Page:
If shock value was worth money, Australian graffiti artist Lush would be rolling in dough. With graphic scenes of genitalia, ripped heads, and breasts, Lush has managed to offend more than half of the Australian population. For over 12 years, he’s been plastering the street with his obscene art and he’s more than proud of it. “It’s the ultimate self-gratification, f*ck jerking off, it’s just a lot better to hear random people talk about you and say the most outrageous shit,” he told Acclaim magazine.
Nature is one of the most popular topics to include in artwork. From breath-taking landscapes to even the simplest of things like a tree or an insect, nature has always been a source of inspiration for many artists. There are so many ways to enhance a lively nature scene. Martyna Zoltaszek has accomplished this in many of her beautiful and captivating pieces.
Have you ever wondered what a curator thinks about when preparing for an art show? How does she get everyone on the same accord? How is she able to articulate her vision to the artists involved—and put on a successful showcase?
Greg Breda is a contemplative spirit, and the Los Angeles based artist uses his portraiture to channel viewers to momentarily inhibit that same energy. His art channels the viewer to respect the peace of what would normally be seen as dull and mundane. Breda transforms that which is ordinary into an extraordinary, spiritual beauty.
Art is a medium in which a person, through creative means, can delve into to find his or herself and cultivate an identity that may have been unexpected. In fact, the late Thomas Merton has blessed us with a thoughtful statement: “Art enables us to find ourselves and lose ourselves at the same time.” This was the case for Atlanta-based painter, Muhammad Yungai.
Thornton Dial is a man of truth – unclaimed by the pretentions of high art, the Alabama-native creates pieces constructed out of everyday objects strewn throughout the home. The truth lies in the message behind his work – simplicity in metaphor, a reconstruction of the civil rights-era racism through the placing of mop strings or scavenged tin. Dial utilizes commonplace, intricately Southern scraps to often depict America’s most glaring realities: racism, war, bigotry and homelessness.
Thomas Kinkade had an amazing talent PERIOD.
With every stroke of his brush, admirers could easily understand his genius and creativity. Today is not necessarily a sad day, because of the loss of this great artist. It is a day of reflection, and remembrance of a great American emblem.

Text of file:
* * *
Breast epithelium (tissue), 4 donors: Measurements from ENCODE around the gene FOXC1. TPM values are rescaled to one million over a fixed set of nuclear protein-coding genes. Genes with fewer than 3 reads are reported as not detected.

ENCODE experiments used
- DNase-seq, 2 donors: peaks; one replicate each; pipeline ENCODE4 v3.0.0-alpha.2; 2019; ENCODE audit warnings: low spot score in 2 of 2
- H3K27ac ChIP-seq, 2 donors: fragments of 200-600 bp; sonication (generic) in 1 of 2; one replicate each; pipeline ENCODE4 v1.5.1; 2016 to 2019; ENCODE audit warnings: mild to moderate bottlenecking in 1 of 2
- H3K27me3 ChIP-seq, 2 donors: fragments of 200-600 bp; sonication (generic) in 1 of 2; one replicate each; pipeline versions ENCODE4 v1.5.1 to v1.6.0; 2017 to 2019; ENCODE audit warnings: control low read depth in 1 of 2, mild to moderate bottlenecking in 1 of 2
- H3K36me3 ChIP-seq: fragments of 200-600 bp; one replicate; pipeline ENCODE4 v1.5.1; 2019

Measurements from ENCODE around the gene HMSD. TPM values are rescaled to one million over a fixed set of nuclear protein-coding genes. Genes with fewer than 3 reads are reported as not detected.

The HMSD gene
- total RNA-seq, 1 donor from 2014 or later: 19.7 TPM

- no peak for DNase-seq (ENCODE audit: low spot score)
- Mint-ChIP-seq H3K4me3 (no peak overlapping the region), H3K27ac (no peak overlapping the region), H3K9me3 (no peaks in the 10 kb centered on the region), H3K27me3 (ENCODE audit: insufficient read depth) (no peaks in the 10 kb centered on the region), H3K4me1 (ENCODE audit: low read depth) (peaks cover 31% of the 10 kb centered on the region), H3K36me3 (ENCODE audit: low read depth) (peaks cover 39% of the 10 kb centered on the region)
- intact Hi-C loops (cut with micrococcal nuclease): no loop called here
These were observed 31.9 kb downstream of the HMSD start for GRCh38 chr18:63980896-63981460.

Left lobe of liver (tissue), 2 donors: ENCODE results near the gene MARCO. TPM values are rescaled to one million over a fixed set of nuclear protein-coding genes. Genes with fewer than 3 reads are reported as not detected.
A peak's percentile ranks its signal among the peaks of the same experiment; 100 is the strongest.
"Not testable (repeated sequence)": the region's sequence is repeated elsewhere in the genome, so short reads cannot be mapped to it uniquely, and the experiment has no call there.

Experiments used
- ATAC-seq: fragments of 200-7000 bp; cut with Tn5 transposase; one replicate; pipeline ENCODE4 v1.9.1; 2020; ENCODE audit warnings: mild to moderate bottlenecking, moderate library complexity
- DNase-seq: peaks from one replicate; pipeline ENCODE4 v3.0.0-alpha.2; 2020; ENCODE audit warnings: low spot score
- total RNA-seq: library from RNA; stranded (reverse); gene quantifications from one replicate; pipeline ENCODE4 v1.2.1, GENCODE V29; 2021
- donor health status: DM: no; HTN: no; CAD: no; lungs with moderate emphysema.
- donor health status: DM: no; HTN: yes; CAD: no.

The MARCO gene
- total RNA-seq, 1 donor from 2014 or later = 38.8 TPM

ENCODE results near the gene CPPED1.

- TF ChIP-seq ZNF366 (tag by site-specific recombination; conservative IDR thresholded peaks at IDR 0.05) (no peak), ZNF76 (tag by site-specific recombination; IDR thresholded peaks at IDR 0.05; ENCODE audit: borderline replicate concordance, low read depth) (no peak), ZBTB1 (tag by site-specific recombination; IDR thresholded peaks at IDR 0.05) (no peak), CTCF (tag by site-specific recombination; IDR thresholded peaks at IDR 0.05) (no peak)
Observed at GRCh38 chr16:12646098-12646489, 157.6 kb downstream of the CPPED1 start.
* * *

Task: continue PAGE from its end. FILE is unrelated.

“What helped me through the tough times was projecting. Everybody was a hater in my mind and it had nothing to do with me. I didn’t take any of the tough times personally because I had faith that I would be able to do something undeniable,” said Alim Smith, also known as “YESTERDAYNITE.” Smith is a 29-year-old Delaware artist with a unique perspective. He defines himself as an afro-surrealist, a term coined by activist Amiri Baraka for someone who possess, “skill at creating an entirely different world organically connected to this one … the Black aesthetic in its actual contemporary and lived life.” He originally caught the attention of the internet through his portrayals of popular internet memes, but now much of his art focuses on black women, black culture, and iconic black figures.
The undeniable link between graffiti and hip-hop is marked by the culture that was conceived in the Bronx in the 1970s. Since then hip-hop has matured into a prominent artistic culture in America that is arguably something completely different from how it began. Originally consisting of music, graffiti and breakdancing, hip-hop culture has created a platform for urban city dwellers to express themselves and voice their concerns about societal issues. Doze Green, graffiti artist and social commentator, is known as a legend of culture’s uprising.
Lately, it has become nearly impossible to remain inside our own little bubbles. You can be transported to places you’ve never seen or heard of by just turning your TV on or logging onto social media. I wake up on a typical Monday morning, get dressed, have some coffee and turn on the news to realize that I was lucky to have a boring peaceful weekend. There are so many things happening every day around the world; innocent people dying, violations of human rights; corruption; drugs; diseases; hunger, you name it. The saddest thing is that we all know about it, we condemn and complain about it, but we don’t do anything to change it, we only rely on someone else’s good deeds.